Are thoughts tangible?

Are thoughts tangible?
Jeff Lister
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#11 - Quote - Permalink
Posted Sep 27, 2005 - 10:32 AM:

Milleniam wrote:
I would like to suggest that thoughts go nowhere because they are nowhere in the first place. Mind is not located in space - quite the opposite space is a construct of mind and therefore space exists in mind - not mind in space .

Just to throw the cat among the pigeons I'll go the extra mile and say the same is true of time as well. Mind is not located in time - quite the opposite time is a construct of mind and therefore time exists in mind - not mind in time.
I think an idea can be localized in space; not preceisely, but as a vortex of oscillating ambient neurotransmitter concentration. It looks like glial cells have filled a niche, and muddled the picture abit. There's no reason to think an idea could not have been delocalized from the individual human; however big the vortex is, the idea must be aswell.
m-atir
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#12 - Quote - Permalink
Posted Sep 28, 2005 - 11:39 AM:

Jeff Lister wrote:
I think an idea can be localized in space; not preceisely, but as a vortex of oscillating ambient neurotransmitter concentration. It looks like glial cells have filled a niche, and muddled the picture abit. There's no reason to think an idea could not have been delocalized from the individual human; however big the vortex is, the idea must be aswell.


If, as you say, an idea, thought or emotion can be described in terms of physical properties of neurons in the brain, it seems to me that we are still left with an explanatory gap. Sure, neural activity may be found to be directly correlated with features of conscious experience, and such activity might even enable us to exactly describe the conscious experience of a subject. However, we're still left with the problem of causation - why should a particular set of physical events necessarily lead to a conscious thought? Surely to claim the emergence of mind from brain (or an idea from neural properties, as you suggest) implies there is a fundamental metaphysical law linking the one to the other.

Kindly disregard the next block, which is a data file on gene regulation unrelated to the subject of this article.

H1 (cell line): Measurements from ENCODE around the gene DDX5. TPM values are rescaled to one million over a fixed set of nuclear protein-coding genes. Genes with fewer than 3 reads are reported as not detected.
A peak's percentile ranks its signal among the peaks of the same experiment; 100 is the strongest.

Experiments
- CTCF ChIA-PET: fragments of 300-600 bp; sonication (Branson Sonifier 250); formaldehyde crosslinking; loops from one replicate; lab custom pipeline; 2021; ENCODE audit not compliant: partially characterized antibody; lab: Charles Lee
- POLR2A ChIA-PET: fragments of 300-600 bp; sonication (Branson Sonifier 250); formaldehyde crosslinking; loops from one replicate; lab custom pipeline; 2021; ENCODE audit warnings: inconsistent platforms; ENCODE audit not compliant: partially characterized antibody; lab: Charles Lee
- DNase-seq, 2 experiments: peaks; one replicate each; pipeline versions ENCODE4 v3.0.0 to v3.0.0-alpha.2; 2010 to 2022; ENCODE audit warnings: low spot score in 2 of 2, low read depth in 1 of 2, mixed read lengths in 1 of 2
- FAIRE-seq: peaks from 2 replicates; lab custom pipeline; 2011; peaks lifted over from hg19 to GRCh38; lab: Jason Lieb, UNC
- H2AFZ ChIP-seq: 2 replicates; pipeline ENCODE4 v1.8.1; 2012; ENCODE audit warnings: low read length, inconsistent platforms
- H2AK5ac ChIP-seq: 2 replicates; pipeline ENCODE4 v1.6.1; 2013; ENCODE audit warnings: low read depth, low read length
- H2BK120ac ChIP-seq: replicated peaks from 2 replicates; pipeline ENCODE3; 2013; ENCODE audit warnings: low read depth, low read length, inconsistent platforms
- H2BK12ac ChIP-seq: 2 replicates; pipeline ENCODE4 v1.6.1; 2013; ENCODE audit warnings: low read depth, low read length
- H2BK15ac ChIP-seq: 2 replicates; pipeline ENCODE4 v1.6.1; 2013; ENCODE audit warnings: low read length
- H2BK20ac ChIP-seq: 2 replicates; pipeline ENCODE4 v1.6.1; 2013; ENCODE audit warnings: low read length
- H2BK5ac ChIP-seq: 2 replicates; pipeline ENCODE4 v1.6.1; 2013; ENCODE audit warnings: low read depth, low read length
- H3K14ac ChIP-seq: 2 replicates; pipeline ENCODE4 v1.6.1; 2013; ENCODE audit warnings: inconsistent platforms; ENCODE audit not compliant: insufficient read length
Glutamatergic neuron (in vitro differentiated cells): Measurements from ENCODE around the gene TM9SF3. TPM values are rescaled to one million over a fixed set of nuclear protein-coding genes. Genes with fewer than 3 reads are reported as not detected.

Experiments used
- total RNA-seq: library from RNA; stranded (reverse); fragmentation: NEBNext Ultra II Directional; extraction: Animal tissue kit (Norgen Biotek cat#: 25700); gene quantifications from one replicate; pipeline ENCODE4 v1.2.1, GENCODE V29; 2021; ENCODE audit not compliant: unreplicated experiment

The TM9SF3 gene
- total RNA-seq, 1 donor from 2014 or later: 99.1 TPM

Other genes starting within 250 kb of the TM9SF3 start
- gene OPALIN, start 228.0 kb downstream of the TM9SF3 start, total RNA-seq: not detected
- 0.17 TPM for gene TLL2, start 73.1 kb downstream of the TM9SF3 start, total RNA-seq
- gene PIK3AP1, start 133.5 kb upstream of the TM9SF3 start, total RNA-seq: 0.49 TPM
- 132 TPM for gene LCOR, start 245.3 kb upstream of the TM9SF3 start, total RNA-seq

(my first post, be as harsh as you like)
Jeff Lister
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Posted Sep 28, 2005 - 5:15 PM:

m-atir wrote:
If, as you say, an idea, thought or emotion can be described in terms of physical properties of neurons in the brain, it seems to me that we are still left with an explanatory gap. Sure, neural activity may be found to be directly correlated with features of conscious experience, and such activity might even enable us to exactly describe the conscious experience of a subject. However, we're still left with the problem of causation - why should a particular set of physical events necessarily lead to a conscious thought?
I did say idea; and 'idea' does exist in my head as a notion seperate from 'thought' or, more significantly, 'emotion.' That said, i agree with you. I don't know anyone, other than Roger Penrose, who adresses this issue in a reasonable fashion. Rupert Sheldrake says some stuff about repeated function that seems close to the issue, but it doesn't speak to me directly; through signal harmonics i think there is potential ground for connection, but i don't know.
Surely to claim the emergence of mind from brain (or an idea from neural properties, as you suggest) implies there is a fundamental metaphysical law linking the one to the other.
I would claim a correlation rather than emergence.
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#14 - Quote - Permalink